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    The purpose of the writing also matters. If it is intended to be a narrative, and the character whose perspective we're following actually believes all of those generalizations, it's a fine bit of prose for the purpose of showing off the character's beliefs regardless of the target audience. My immediate impression, on reading this passage, is that the narrator is a woman who did have a child with the wrong guy and strongly regrets doing so. – Kevin Jan 11 '18 at 23:12
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I'm seeing three big generalizations there :

  • Women want to have a baby
  • Women want to be with a guy
  • Money is important in relationships

Any one of those will alienate a significant part of an audience.

If you're looking for a variation on the old idiom "marry in haste, repent at leisure" (which avoids generalization of specific groups by being entirely general), a search on the phrase should give some nice alternative ways of expressing the same concept.

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I notice a little negative feedback for your "assumptions" about men and women in your excerpt. I think this is mainly due to common terror of violating the social and political correctness in society today.

Let me just say that I get what you are trying to say and I think that most everyone else does too. That doesn't mean that they agree or that you won't alienate certain readers as other comments mention. You most likely will.

But the question is... Do you care? Is your paper being written to please everyone or to give advice to a very specific group of people?

Instead of replacing the word "women" with "heterosexual women who want to have children" throughout your writing, you could simply specify in the opening of your paper exactly who your audience includes. Or you could do this with a descriptive title (something like "For the woman who wants the "white picket fence"). Once you have defined what kind of woman and/or man you are advising, I think you could safely continue with these opinions, especially if you include any support or evidence of these points from credible sources.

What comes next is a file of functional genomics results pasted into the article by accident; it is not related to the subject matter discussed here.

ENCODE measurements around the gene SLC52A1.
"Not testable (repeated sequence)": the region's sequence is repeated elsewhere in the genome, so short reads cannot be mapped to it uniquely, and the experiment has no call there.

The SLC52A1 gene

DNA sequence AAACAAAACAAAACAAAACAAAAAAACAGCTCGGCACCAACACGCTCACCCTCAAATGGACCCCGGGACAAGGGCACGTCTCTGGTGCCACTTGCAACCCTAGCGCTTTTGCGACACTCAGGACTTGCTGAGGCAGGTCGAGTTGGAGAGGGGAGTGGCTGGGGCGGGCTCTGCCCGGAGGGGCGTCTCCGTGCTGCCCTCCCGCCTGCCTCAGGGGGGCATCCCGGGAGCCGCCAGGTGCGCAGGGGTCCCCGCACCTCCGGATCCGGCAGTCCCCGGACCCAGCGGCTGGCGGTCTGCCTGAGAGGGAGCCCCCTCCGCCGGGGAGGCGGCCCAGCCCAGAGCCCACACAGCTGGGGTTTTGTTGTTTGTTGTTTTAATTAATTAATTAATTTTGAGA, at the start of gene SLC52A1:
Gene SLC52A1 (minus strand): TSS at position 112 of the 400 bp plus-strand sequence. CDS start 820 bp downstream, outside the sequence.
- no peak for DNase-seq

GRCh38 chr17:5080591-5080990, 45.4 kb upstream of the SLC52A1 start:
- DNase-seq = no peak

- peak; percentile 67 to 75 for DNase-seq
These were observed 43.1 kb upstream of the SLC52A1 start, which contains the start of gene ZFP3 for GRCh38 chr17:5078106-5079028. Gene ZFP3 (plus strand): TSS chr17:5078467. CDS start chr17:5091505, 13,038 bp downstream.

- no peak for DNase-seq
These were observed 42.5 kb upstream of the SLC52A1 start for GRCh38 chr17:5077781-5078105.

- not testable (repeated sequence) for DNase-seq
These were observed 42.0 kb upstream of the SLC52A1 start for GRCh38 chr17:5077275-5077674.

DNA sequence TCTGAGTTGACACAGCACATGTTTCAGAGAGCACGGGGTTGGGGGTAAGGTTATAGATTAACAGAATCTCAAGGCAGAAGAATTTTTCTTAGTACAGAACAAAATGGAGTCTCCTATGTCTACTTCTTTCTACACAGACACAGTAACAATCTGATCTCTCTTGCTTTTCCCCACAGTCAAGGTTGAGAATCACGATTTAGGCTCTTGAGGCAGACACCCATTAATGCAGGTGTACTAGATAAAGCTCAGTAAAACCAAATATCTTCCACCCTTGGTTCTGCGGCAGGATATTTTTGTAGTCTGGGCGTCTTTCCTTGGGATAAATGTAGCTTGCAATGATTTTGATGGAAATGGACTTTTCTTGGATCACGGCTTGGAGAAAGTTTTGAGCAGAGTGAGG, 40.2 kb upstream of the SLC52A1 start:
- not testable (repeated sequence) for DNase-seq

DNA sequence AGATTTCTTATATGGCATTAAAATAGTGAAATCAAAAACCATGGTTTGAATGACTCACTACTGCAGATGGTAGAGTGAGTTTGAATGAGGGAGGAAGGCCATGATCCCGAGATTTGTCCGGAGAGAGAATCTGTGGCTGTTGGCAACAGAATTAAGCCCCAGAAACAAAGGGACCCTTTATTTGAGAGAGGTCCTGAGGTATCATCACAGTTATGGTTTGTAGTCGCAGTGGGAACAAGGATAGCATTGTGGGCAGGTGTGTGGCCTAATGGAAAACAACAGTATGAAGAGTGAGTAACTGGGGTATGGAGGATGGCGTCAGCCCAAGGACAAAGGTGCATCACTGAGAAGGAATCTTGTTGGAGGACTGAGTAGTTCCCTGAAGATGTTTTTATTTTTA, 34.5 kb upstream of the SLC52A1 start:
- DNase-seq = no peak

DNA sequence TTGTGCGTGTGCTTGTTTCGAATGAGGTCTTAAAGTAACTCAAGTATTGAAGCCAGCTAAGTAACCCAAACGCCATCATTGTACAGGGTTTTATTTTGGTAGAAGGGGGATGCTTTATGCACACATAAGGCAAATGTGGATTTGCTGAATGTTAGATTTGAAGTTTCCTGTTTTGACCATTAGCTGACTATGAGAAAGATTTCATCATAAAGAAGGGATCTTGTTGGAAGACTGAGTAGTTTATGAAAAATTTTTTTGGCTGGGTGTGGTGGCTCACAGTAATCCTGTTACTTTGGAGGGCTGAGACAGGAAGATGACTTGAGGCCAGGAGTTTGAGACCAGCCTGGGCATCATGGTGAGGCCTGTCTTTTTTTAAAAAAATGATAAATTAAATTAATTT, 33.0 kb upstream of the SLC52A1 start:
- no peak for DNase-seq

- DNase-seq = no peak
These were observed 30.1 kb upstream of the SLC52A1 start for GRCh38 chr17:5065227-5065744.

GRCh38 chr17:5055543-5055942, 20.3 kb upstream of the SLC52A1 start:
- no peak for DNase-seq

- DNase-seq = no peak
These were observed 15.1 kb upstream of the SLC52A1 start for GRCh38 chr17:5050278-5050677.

As regarding your original question of "worst" or "one of the worst", I think that is a matter of opinion. There is no definitive answer. If you are writing the paper from YOUR subjective point of view (which it seems like you are, based on your example provided), then "worst" is acceptable if that is what you think. If the paper is from a more objective scientific point of view based on research, you might want to go with "one of the worst".

BTW, I'm an unpublished newbie, so take my advice with a grain of salt. lol

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    "Instead of replacing the word 'women' with 'heterosexual women who want to have children' throughout your writing" Nobody is actually proposing that. – David Richerby Jan 11 '18 at 17:53
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If I'm writing too complicated I'm using my "schoolyard technique": How would teens talk about the subject in the schoolyard?

"Baby with the wrong guy, big mistake!"

"Take your time!"

"The slower guys make more money!"

You see, the information that women get babies is not so important ;-) I'm asking "Why".

Why is the baby with the wrong guy a mistake? Genes, bad father, poverty ...?

Why is a long decision process helpful? More Experience?

Why is a slower guy getting more money? Slow = Intelligence?

Your text leaves the same questions.

What I'm missing in your question is the setting. Are you writing an advisory book? Is a mother/father talking to a teenager? What is the conflict of the person you are addressing? Is she wanting a baby right now or does she want to establish a relationship with a one-night-stand?

Perhaps something like this:

The decision for a child should base on a good and stable relationship. (Not the wrong guy, or time.) Knowing each other for a longer time gives you the safety to establish a home and a financial base together to welcome the child. (Time, money, no mistake.)